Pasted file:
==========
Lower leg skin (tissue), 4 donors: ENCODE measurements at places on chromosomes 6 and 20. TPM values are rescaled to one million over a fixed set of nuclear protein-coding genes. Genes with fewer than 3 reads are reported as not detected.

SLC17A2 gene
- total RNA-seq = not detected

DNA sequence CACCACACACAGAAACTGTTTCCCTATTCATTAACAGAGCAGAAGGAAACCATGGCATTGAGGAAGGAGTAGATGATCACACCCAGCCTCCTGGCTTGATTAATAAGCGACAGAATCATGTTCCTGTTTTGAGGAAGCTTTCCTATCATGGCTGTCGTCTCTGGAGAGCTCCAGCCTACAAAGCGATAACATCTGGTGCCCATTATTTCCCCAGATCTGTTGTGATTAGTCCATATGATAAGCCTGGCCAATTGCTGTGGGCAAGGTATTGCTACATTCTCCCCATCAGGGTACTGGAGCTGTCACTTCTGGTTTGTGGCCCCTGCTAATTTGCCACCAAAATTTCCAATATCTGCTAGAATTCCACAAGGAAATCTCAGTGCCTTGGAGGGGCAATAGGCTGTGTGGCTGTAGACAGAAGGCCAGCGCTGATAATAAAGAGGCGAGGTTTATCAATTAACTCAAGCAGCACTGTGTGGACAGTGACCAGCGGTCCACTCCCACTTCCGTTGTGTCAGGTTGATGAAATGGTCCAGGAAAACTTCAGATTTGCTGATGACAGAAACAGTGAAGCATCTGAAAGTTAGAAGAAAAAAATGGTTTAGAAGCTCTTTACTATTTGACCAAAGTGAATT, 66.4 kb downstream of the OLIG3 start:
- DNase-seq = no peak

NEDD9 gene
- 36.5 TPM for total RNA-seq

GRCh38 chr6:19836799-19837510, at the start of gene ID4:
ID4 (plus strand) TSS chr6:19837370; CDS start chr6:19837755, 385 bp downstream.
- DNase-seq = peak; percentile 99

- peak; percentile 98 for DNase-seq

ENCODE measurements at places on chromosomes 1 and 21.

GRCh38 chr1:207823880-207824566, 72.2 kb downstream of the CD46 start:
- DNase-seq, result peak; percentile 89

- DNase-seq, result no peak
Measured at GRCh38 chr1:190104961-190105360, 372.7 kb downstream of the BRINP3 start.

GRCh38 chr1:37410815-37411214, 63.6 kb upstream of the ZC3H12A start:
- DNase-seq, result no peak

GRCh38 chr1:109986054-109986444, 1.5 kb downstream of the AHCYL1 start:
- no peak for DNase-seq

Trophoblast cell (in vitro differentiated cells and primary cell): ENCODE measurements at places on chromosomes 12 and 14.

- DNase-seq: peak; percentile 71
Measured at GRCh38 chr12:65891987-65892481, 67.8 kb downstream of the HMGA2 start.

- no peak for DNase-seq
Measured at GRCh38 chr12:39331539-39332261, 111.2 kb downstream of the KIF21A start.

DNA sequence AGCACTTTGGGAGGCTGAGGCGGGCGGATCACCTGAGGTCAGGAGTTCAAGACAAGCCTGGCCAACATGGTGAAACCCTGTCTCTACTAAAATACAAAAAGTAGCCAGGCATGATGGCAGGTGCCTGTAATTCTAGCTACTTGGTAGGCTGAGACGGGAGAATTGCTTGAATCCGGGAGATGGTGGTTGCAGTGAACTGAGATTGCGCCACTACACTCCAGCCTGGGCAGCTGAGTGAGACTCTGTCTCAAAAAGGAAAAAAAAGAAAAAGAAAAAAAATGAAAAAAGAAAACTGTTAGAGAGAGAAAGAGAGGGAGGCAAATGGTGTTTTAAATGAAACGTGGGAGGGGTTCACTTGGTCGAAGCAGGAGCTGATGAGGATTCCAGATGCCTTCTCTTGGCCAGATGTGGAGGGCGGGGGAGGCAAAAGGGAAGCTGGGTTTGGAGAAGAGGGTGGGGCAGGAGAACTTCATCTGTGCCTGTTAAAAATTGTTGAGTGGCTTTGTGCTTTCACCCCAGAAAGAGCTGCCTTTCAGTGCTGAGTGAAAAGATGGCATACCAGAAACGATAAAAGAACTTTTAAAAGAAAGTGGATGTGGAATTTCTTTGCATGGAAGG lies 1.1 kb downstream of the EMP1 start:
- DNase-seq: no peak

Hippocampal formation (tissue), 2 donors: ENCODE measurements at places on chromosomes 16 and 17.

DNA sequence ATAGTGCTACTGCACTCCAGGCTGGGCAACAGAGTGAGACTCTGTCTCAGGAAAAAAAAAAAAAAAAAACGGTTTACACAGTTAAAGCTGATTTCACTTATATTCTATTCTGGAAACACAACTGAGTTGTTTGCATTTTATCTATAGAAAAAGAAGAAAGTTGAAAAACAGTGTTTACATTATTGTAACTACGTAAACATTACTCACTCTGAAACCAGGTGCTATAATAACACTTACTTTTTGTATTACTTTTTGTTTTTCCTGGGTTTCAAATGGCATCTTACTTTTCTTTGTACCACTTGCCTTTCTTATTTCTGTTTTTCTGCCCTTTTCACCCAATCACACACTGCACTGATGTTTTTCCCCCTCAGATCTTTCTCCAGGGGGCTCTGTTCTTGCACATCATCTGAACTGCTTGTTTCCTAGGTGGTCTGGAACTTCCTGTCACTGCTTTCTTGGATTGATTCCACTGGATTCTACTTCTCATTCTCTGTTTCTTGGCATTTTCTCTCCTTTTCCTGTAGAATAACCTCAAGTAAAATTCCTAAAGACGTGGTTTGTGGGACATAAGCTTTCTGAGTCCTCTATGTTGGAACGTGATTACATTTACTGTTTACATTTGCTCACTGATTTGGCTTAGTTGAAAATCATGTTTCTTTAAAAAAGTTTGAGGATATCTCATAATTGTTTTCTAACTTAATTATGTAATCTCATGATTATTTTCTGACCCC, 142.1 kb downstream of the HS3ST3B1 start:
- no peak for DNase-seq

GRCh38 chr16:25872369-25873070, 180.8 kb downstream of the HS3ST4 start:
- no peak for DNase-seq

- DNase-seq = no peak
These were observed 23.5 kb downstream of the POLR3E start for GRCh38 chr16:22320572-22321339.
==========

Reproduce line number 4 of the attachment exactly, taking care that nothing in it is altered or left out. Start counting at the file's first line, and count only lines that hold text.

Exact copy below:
DNA sequence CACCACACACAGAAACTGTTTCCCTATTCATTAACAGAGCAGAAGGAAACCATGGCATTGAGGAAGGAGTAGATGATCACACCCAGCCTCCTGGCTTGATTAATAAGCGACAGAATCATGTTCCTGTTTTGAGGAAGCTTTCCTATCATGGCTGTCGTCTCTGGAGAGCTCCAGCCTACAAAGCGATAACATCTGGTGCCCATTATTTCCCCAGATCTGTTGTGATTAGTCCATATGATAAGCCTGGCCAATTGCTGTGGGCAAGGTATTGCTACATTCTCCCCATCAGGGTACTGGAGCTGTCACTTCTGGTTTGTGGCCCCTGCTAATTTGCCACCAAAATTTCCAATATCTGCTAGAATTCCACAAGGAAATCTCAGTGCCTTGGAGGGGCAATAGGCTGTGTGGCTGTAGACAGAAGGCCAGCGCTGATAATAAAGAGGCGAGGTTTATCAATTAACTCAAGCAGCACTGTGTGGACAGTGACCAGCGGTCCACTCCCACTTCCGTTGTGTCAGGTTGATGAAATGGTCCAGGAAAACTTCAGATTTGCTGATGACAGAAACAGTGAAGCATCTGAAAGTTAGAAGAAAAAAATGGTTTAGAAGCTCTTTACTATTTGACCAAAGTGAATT, 66.4 kb downstream of the OLIG3 start: